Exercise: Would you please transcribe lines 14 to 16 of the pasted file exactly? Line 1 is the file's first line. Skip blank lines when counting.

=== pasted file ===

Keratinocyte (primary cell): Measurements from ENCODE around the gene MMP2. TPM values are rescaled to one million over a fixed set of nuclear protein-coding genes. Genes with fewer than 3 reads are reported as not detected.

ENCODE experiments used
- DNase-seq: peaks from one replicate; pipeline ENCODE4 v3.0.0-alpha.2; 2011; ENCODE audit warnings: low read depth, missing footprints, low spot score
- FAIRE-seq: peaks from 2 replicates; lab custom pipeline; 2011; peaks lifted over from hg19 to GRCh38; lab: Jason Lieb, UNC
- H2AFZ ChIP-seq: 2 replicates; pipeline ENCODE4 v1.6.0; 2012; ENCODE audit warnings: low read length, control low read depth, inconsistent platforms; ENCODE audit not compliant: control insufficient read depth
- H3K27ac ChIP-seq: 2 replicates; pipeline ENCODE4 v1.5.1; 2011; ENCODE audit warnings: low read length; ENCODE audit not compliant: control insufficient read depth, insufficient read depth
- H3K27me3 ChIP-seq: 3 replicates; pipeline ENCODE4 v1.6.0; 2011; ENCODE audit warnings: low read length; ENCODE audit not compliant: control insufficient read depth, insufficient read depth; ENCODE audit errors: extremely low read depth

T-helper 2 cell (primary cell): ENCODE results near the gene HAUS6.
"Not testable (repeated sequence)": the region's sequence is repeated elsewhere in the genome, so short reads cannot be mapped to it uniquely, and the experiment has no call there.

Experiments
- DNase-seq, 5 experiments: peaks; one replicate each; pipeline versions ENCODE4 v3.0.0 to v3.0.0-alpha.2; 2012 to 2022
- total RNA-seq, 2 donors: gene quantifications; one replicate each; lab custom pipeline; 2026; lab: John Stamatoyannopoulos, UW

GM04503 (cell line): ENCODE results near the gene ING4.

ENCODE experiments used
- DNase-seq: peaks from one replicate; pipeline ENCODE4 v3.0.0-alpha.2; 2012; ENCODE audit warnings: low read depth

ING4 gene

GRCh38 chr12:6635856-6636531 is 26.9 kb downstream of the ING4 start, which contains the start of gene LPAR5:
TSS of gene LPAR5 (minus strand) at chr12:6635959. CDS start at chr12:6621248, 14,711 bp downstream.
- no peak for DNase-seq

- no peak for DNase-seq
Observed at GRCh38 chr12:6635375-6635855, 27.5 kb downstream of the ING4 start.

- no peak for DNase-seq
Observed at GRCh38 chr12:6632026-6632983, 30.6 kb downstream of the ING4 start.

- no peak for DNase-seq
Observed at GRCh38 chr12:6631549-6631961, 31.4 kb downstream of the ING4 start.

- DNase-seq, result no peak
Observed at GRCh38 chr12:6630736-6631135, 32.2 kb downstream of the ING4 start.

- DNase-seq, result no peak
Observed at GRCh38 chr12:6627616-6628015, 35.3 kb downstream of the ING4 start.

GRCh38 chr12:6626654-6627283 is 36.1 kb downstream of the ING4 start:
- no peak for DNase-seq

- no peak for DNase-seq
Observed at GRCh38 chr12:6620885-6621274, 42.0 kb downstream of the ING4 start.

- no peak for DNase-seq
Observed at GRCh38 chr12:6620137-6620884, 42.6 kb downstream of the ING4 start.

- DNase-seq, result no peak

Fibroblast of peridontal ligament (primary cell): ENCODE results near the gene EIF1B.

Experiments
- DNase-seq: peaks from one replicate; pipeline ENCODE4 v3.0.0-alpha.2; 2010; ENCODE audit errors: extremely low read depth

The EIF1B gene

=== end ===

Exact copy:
ENCODE experiments used
- DNase-seq: peaks from one replicate; pipeline ENCODE4 v3.0.0-alpha.2; 2012; ENCODE audit warnings: low read depth

ING4 gene